So we’ll certainly see more sharing economy providers capitalise on this by attempting to enter and grow within the business travel space in 2017.
Smart agencies will be up to speed on the limitations of the sharing economy – but will be ready for however the market develops.
4. Duty of care remains a top priority
In 2017, corporates will continue to work with their travellers to keep them within policy, and reiterate the value that TMCs bring – especially when it comes to peace of mind, comfort and safety.
Many hotel brands have been investing heavily in encouraging travellers to book with them directly, rather than through a TMC. As a result, there is massive concern among corporates that duty-of-care obligations and traveller security protocols could be breached, if their employees are tempted away from preferred agencies and hotel programmes.
That’s especially true in the fragmented UK accommodation market, where no single hotel chain can easily satisfy every company’s needs.
5. The impacts of Brexit on UK business travel
Needless to say, any fall in the value of sterling makes overseas accommodation more expensive for British business travellers. It could also put pressure on UK hotel rates, making the UK cheaper for in-bound travellers. That could potentially make the UK a more attractive global events destination than other European countries.
Whatever the costs, 2017 could see increased business travel between the UK, continental Europe and further afield, as companies look for new trading partners in readiness for life after Article 50.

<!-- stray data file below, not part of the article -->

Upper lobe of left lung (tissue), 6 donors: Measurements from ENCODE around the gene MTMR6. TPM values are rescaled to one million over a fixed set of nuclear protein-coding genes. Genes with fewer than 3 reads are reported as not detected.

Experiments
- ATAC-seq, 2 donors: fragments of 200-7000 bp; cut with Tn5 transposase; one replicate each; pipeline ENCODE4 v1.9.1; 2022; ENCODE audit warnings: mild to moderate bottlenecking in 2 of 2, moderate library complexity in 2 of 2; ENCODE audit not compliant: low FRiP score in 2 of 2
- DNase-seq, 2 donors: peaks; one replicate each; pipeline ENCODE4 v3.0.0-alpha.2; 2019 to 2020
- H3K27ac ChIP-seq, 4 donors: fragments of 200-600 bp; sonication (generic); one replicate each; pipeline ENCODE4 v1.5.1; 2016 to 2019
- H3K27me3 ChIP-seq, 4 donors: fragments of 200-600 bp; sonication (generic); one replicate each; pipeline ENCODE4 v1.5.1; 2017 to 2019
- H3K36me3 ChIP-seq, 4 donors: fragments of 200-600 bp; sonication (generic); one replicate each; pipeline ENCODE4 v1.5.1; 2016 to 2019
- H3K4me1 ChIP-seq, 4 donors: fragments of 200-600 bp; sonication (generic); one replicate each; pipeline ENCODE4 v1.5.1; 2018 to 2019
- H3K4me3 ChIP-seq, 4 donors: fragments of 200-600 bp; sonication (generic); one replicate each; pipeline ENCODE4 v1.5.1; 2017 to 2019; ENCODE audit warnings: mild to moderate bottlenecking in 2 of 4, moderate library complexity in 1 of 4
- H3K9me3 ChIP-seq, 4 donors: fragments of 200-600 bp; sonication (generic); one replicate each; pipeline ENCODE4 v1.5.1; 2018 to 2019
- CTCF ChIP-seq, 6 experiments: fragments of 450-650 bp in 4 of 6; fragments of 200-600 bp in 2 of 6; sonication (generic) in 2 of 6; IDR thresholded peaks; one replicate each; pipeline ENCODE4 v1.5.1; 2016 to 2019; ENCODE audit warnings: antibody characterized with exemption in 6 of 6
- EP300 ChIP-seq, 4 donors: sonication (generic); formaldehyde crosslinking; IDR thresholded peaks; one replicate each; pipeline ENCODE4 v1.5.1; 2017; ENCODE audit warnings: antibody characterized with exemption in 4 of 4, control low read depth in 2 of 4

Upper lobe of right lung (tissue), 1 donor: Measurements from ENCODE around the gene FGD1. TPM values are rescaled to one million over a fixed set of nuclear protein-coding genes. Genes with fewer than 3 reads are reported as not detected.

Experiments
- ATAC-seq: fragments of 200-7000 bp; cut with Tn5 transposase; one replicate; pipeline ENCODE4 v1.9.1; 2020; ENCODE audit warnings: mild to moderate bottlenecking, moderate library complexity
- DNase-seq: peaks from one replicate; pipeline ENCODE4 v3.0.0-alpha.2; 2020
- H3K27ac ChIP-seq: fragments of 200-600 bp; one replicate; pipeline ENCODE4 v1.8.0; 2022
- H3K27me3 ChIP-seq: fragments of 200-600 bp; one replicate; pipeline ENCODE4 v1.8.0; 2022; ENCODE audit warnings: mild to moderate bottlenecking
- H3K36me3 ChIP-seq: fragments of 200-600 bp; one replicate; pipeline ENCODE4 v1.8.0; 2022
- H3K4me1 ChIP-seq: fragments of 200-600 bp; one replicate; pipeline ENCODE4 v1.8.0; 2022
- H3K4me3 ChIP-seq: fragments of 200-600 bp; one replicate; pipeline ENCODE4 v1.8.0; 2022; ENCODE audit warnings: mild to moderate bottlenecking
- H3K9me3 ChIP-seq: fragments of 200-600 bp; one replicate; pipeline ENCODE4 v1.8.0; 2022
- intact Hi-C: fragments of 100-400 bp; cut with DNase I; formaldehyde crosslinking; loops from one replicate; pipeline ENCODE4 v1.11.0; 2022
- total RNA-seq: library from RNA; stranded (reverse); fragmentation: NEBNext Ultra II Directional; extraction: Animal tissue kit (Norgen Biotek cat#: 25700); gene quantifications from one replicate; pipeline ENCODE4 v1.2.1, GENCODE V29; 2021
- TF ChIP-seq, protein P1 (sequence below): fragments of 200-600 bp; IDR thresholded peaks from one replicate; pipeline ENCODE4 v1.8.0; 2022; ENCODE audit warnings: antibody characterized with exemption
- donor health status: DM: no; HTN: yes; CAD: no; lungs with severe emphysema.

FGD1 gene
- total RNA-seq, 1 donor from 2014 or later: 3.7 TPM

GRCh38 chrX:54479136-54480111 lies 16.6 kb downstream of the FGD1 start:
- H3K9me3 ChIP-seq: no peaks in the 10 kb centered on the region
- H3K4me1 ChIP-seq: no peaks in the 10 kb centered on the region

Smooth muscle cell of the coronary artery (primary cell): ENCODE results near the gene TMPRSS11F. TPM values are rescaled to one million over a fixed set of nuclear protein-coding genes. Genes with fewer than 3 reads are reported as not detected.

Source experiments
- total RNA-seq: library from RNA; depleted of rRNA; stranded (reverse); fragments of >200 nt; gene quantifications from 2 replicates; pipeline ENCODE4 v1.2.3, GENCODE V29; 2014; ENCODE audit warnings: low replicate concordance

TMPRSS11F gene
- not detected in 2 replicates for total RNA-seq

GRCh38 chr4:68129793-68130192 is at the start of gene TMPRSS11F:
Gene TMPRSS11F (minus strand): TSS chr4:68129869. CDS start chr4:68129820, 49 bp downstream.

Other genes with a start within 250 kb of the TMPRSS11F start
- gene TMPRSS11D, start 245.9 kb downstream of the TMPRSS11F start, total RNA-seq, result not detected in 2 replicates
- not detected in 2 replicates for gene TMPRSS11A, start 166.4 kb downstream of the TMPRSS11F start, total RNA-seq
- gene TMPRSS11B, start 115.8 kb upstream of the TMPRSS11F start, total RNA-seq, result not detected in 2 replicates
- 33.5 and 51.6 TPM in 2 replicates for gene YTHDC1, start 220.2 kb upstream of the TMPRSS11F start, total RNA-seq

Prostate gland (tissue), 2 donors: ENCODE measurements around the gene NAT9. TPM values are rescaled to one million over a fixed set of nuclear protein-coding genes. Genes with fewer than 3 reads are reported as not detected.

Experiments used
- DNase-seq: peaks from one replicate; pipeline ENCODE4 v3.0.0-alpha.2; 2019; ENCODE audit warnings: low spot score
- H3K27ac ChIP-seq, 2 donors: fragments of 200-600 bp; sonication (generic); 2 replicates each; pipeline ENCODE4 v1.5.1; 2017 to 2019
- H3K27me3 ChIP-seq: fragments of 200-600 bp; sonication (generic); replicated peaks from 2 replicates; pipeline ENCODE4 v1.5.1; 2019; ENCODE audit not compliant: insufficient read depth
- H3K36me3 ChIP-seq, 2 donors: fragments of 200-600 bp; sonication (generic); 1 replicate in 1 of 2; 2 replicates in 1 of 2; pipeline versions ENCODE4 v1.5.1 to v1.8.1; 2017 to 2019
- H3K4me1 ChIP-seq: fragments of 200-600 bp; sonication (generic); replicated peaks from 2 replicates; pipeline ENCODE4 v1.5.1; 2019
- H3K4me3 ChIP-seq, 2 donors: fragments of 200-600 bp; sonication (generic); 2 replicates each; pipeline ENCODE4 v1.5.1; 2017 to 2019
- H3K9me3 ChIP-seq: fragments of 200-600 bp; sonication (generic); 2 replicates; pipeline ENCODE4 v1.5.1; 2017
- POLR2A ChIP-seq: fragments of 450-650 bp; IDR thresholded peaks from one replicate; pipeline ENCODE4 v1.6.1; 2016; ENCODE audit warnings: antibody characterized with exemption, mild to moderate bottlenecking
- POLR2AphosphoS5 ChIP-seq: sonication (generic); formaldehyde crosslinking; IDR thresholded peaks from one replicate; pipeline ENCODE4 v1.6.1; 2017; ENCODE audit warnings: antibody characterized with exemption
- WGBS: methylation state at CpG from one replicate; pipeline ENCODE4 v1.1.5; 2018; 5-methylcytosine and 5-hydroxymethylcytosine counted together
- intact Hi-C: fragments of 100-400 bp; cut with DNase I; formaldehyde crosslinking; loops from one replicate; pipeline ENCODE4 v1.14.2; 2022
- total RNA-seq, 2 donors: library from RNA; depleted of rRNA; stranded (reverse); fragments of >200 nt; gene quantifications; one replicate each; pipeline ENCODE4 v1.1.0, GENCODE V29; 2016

Research by forecasting specialist Oxford Economics unveiled at the GTMC conference last year showed that business travel is a significant and direct factor in economic growth. Indeed, the Business Travel Show’s latest survey apparently tells us it’s ‘business as usual’ for buyers.
Few UK travel or events bookers ignore low-cost airlines in their programmes. With the slump in the pound pushing up the budget carriers’ fuel costs, we’ll be keeping a very close eye on flight prices.
And of course, a good TMC should be helping you find ways to keep your travel costs down – even in an uncertain market.
6. The rise and rise of technology
We’ll see further personalisation of travel tech to support compliance to company preferred travel and meetings programmes in 2017. Part of that will see the importance of mobile continue to grow – along with business travellers’ demand for reliable WiFi.
With some hotel brands already using artificial intelligence (AI) to improve guest experiences, we’ll be watching traveller reactions to this trend with interest.
As we have previously reported, virtual reality (VR) technology is hotly tipped by the HBAA to transform the travel and events world – and it’s set to make yet more headway in the event space this year. Allowing people to experience the sights and sounds of a different location, VR experiences from venues, hotels, airlines and destinations can help bring their offerings to life – with huge potential for the incentive travel market.
As well as offering imaginative and unique experiences, VR also has plenty of practical applications, such as allowing events bookers to preview venues remotely.
Similarly, augmented reality (AR) can offer benefits to business users. Rather than replacing the real world, like VR, AR overlays information and images onto your existing view of your surroundings.
There are already a few apps that can overlay data about attractions and directions onto landmarks or streets. Needless to say, these could offer big opportunities for business travel. If AR can be combined with user insights into travel infrastructure – such as live transport departures – it could really make life easier on the move for users.